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Chapman Taylor and Callison RTKL’s £1.4bn Brent Cross revamp stalls

Brent cross 1
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Plans by Chapman Taylor and CallisonRTKL for the £1.4 billion redevelopment of Brent Cross shopping centre in north-west London have been put on hold

Construction of the huge scheme for Hammerson and Standard Life had been set to begin on site this summer, but the start date has now been pushed beyond 2019.

In a half-year update released earlier this week by Hammerson, the shopping centre owner said the development was being deferred due to ‘increased risks in the current market environment’.

It added: ‘The scheme remains an important strategic project and we continue to recognise its role as one of London’s leading retail destinations and will support its future success.’

A spokesperson for Hammerson said the company would continue ’to monitor external market conditions’ and confirm a new start date ’when conditions are appropriate’.

The development, which will eventually create more than 200 new retail outlets, 60 restaurants and a new cinema, forms the centre point of a wider £4.5 billion regeneration plan for Brent Cross and Cricklewood.

Outline planning consent for the plans, also drawn up by CallisonRTKL and Chapman Taylor, was granted in 2010 with a detailed submission lodged last year.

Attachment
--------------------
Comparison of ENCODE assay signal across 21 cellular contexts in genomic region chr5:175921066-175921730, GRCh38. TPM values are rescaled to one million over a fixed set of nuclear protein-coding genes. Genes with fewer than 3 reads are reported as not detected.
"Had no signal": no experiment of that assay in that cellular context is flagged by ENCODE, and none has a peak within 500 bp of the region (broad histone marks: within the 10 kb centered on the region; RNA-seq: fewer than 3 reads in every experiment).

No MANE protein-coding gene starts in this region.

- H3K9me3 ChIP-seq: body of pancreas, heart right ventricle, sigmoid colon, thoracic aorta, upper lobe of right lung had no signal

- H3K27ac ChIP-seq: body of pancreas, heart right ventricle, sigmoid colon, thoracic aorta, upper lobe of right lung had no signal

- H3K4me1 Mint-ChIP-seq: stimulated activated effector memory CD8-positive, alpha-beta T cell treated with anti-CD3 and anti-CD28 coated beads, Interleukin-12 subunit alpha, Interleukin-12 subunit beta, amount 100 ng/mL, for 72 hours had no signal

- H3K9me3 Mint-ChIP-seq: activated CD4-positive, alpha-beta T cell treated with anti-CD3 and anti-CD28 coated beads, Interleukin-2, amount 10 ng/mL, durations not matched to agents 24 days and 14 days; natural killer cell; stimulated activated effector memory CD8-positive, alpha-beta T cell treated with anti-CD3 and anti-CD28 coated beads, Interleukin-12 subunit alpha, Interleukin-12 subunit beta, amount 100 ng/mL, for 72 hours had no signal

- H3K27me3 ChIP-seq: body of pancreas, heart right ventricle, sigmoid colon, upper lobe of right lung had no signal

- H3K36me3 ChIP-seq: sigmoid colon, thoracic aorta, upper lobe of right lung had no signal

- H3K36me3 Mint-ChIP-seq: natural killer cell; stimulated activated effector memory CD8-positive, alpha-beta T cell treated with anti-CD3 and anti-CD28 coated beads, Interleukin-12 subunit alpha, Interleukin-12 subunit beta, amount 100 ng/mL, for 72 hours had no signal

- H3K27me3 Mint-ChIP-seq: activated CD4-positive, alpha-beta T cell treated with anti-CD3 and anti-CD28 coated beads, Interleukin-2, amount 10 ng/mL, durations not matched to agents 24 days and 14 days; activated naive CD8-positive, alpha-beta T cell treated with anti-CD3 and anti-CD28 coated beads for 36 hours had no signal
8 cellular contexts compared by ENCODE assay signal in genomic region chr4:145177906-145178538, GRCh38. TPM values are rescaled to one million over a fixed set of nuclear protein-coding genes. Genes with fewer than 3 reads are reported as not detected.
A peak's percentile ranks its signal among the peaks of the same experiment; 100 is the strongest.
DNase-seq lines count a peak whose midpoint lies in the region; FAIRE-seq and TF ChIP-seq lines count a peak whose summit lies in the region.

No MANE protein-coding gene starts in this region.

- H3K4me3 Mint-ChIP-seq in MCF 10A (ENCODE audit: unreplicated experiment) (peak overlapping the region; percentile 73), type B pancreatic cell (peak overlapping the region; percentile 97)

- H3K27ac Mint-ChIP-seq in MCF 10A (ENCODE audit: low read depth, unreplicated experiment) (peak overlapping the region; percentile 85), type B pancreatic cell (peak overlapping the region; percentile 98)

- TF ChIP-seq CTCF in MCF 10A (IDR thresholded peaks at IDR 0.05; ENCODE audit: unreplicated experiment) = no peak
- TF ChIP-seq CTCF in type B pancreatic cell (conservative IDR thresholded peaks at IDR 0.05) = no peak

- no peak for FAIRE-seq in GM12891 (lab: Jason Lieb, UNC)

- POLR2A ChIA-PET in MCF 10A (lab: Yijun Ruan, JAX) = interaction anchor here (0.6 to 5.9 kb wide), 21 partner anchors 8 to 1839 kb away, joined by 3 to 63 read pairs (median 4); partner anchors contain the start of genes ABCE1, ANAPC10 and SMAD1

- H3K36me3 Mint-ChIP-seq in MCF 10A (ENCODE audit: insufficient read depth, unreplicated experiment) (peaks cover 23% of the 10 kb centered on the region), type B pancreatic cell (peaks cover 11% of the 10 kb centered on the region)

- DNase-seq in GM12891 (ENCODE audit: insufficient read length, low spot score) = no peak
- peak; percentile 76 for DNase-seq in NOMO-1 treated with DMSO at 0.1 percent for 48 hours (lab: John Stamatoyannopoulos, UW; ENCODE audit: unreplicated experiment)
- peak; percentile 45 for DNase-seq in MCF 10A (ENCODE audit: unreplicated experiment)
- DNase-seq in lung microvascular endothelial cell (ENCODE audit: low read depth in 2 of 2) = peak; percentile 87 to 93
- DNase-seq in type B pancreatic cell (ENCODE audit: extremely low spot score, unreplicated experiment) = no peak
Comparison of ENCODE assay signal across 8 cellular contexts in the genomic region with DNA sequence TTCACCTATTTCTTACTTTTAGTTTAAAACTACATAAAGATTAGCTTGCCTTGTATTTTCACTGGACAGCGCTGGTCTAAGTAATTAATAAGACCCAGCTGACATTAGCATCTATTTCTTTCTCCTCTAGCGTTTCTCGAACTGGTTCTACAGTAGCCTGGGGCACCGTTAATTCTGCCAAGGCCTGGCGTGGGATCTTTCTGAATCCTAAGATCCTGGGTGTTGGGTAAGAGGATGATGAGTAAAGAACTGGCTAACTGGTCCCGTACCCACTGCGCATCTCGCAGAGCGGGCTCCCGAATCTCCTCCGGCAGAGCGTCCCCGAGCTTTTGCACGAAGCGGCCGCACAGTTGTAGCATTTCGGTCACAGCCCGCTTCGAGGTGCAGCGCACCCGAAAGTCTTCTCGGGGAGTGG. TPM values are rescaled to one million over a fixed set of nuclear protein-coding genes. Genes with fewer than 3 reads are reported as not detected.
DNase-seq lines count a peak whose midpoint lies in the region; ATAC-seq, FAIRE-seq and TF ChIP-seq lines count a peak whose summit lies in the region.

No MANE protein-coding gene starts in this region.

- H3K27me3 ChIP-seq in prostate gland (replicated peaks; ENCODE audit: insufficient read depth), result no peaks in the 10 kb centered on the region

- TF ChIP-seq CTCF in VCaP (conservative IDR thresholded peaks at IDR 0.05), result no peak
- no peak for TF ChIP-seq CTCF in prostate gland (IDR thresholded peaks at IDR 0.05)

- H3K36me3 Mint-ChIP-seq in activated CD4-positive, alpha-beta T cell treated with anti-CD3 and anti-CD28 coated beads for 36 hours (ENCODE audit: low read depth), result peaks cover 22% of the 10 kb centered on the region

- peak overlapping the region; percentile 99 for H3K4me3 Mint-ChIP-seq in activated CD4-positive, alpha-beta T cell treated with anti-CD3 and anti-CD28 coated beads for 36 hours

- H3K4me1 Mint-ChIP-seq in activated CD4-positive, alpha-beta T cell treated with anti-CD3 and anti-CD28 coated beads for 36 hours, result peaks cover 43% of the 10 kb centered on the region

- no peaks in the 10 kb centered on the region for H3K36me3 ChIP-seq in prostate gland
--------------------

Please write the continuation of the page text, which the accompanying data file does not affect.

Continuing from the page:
The proposed new shopping centre would double the size of the current Brent Cross site to 185,806m² of commercial space. Anchor tenants John Lewis, Fenwick and Marks & Spencer, which featured in the original centre when it opened in 1976, will have stores in the new scheme.

Contractor Laing O’Rourke was selected for the £700million construction package last October.

Brent cross 2

Brent cross 2

Redevelopment of Brent Cross shopping centre by Chapman Taylor and Callison RTKL

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Readers' comments (1)

  • Large scale developments like this are typically unaffected by passing cycle of recessions and booms as the amount of time they take to plan and build can be a decade or more. The can being kicked down the road is a stark reminder that the uncertainty of Brexit is causing greater risk to projects of all scales which developers are seeing as unacceptable. Given the stalling of the housing market and the problems the retail sector are facing I wouldn't be surprised if other large scale developments slow down or even stop. Battersea Power Stations next phases for instance and work around the Olympic Park. Sadly, I fear we could be looking at a few years of very limited workload for the entire industry as the major players wait to see how the cards are dealt.

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